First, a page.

Sunday, May 08, 2005

Teachers Drive the Curriculum

After attending the Distinguished Teacher Forum in Raleigh, the dismal news that our state's educational budget is some where between a rock and a hard spot, I have tried to spend time thinking about the issue. I have read several articles and talked to our administrators and everyone seems to have thrown up their hands. In a recent discussion with Steve Dembo, I told him about how much I had been using Moodle , to try to meet the needs of my students. I mentioned that my students were creating a Moodle course glossary of terms we use as a learning tool in their online community. He recommended that I try including podcasts or MP3 files of the definitions for non-readers. I have been trying to get my mind around what strategies, and skills students would have to master before this would work.

Then while reading my Bloglines RSS feeds this morning, I noticed that South Africa has begun a WikiBook The textbooks on this site are all released under an open content license that means that they are free forever. No one can keep you from using these materials, modifying them or distributing them. Also, the license guarantees that any works that are derived from these materials will be similarly free to modify and distribute, forever.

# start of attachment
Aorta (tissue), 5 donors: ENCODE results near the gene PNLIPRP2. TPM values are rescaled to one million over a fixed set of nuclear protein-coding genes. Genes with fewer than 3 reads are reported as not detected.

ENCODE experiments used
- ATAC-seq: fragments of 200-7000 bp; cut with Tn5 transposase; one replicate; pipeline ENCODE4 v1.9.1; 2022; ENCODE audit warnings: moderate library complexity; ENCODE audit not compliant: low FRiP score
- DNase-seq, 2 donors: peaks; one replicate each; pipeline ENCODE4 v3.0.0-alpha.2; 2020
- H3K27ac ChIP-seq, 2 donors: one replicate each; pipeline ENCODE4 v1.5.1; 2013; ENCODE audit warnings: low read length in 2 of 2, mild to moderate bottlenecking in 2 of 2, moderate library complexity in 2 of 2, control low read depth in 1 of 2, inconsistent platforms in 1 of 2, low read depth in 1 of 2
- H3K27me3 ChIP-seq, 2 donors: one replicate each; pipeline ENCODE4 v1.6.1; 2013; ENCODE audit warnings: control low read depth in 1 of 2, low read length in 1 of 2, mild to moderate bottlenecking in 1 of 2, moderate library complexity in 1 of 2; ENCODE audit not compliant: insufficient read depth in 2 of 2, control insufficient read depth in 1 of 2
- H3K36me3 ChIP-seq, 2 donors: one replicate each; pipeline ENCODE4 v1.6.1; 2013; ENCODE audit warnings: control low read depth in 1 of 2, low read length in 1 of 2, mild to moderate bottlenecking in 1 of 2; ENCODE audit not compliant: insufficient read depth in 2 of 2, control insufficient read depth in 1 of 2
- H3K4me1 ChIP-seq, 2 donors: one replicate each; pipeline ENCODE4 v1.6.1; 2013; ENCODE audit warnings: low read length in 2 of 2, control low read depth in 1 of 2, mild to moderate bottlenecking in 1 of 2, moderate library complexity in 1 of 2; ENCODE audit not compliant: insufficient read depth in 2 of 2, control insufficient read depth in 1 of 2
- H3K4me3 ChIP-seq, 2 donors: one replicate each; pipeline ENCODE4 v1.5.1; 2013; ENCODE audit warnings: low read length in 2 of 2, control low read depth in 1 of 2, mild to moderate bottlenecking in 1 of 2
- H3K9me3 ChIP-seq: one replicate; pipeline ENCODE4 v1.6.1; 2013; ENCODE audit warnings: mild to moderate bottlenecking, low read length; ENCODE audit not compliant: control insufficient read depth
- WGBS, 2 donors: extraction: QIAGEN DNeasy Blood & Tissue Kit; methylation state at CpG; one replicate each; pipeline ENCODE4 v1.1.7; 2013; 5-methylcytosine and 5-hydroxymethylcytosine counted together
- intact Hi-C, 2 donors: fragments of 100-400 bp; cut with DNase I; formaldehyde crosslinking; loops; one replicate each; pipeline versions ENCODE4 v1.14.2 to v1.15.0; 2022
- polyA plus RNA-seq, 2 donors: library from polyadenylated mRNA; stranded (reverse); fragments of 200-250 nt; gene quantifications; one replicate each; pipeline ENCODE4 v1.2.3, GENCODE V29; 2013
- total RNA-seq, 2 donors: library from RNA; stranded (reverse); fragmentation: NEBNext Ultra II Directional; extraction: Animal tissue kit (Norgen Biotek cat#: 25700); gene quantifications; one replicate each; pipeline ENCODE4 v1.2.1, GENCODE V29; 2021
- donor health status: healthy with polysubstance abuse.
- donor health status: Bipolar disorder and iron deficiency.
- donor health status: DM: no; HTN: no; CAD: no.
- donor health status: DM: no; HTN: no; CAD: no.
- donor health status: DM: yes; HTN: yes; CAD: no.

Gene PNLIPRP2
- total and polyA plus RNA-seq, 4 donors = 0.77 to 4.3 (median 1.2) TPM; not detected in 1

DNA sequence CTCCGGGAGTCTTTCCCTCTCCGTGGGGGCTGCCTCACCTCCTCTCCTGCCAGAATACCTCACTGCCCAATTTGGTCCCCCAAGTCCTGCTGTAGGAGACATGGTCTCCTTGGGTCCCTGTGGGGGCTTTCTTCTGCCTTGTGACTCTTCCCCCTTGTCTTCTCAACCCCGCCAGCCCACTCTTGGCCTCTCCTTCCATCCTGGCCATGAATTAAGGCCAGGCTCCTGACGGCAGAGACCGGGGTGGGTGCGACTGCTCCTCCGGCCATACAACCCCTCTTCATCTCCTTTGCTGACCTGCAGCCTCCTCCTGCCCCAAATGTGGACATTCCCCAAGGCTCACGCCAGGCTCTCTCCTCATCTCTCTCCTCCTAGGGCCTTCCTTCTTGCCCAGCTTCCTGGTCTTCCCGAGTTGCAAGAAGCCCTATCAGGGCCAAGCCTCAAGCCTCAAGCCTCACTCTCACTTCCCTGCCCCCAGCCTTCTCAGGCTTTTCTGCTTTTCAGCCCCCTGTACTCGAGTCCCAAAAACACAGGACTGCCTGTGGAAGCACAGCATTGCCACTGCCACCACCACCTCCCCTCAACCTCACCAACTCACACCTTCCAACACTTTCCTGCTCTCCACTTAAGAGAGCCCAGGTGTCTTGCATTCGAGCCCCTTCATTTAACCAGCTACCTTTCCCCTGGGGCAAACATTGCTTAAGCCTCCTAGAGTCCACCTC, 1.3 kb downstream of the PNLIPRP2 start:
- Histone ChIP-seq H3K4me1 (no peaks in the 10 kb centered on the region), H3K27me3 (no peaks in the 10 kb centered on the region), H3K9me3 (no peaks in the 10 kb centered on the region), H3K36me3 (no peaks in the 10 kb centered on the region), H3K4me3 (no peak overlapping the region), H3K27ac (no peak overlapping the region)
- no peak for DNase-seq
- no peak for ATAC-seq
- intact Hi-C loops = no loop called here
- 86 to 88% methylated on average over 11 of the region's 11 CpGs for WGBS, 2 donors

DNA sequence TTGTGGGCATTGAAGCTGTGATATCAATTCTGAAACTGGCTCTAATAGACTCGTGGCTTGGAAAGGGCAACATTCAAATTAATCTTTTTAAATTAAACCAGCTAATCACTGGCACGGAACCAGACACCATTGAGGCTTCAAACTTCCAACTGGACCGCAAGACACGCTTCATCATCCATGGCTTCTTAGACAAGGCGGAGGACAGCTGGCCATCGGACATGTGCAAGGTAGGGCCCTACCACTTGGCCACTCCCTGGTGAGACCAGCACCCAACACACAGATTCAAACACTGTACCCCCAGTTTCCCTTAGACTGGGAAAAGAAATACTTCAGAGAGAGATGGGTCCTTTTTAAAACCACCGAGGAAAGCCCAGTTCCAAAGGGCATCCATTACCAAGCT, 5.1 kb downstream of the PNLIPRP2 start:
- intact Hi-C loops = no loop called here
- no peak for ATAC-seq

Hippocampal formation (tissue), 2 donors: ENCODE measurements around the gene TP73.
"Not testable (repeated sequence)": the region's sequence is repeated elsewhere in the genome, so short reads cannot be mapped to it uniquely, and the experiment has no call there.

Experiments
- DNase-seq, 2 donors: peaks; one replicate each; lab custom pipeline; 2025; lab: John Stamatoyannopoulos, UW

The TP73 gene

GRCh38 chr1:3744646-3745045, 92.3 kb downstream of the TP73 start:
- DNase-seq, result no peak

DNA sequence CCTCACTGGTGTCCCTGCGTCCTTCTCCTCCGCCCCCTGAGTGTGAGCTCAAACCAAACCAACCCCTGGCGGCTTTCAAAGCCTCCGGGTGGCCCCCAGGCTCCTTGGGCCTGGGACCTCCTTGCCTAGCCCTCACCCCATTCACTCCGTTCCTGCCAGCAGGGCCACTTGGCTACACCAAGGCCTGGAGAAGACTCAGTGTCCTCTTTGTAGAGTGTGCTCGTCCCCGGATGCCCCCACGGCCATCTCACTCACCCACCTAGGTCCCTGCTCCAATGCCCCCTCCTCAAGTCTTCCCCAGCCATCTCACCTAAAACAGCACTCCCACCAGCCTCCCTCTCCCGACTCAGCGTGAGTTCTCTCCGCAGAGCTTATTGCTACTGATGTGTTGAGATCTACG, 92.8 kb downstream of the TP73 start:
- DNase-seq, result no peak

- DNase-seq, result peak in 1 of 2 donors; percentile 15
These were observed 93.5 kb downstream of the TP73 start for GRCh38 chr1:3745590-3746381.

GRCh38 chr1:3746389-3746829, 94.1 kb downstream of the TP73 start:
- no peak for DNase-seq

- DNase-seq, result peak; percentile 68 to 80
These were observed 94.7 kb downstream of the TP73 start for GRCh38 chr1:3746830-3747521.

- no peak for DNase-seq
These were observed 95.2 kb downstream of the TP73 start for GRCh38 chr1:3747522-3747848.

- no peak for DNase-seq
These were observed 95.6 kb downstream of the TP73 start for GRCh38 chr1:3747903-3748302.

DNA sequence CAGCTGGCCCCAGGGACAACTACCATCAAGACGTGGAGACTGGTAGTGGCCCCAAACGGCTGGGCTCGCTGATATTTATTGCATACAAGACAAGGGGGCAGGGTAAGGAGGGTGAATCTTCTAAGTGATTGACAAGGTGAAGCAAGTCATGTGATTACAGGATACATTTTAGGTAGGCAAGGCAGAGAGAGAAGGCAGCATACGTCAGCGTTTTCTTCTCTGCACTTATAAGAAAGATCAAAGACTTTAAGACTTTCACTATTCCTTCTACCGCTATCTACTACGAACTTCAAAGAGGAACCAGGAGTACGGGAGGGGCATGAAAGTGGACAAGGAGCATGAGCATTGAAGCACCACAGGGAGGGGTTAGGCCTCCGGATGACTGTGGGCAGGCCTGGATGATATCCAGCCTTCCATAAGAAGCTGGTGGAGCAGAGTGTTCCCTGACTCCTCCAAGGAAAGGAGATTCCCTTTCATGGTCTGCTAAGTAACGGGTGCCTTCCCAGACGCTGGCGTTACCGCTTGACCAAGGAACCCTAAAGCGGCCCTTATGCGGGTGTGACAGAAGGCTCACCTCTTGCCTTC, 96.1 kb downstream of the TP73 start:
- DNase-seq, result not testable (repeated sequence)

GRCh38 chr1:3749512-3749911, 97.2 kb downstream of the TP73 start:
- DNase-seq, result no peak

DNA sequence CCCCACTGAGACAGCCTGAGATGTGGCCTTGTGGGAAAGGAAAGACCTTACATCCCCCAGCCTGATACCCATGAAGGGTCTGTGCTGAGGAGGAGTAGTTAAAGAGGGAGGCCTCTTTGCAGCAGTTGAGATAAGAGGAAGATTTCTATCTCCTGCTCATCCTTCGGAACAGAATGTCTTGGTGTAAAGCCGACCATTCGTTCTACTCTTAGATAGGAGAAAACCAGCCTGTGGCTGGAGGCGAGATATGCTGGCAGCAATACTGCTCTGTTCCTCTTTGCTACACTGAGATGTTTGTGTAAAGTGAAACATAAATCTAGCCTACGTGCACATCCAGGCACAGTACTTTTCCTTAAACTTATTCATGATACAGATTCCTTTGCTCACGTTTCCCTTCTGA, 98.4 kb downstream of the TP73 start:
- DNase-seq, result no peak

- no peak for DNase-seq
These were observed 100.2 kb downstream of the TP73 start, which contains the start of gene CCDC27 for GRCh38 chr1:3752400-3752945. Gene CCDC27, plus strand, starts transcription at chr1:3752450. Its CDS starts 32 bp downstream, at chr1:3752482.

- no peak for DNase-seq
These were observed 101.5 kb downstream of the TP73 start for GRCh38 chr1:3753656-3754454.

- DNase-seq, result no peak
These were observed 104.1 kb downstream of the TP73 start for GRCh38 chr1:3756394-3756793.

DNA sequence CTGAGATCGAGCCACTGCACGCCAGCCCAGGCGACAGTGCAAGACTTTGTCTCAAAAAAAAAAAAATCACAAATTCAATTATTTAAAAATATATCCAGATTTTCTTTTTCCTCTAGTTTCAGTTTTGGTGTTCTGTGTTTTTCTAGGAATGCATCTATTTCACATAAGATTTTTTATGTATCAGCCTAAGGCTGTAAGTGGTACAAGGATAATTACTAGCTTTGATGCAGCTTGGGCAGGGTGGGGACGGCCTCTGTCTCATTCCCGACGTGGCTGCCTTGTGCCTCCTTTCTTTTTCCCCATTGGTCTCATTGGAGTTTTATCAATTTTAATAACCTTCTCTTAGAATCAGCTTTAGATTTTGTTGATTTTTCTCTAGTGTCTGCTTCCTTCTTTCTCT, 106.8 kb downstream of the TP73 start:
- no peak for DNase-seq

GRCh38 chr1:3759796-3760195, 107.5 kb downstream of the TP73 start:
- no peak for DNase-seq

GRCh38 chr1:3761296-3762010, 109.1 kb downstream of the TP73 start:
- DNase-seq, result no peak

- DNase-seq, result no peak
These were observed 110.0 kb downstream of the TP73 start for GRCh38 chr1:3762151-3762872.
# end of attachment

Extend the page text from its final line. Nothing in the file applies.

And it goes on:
Could this save our state millions of dollars each year-- probably not, but it has tremendous potential. Teachers love this four-letter word: FREE. Four years ago, I began participating a project known as EarthView. Teachers from across North Carolina participated in field trips in the summers to visit and study environmental and geologic issues. The sessions were lead by authorities in those issues. We interviewed Feldspar mine executives in the Blue Ridge Mountains, visited granite mines and lakes and swamps in the Piedmont, and dug sand trenched to study layers of sand on the Outer Banks. Teachers learned about how to create project-based learning activities. This information would have been a great idea for a WikiBook project. The participants could have contributed their activities. New teachers never have enough help meeting the demands of learners.

This needs to be written into a National Science Foundation grant. Hope someone steals this idea. Hum, maybe I need to get of my lazy tail and do it.

If you have ever had to inventory hundreds of mold covered five-year-old textbooks, you will love this new WikiBooks project from South Africa. The time is right. Tight budgets, high stake testing, retaining teachers is critical factor, NCLB requirements for highly qualified teachers in every classroom are looming.
Check this out.

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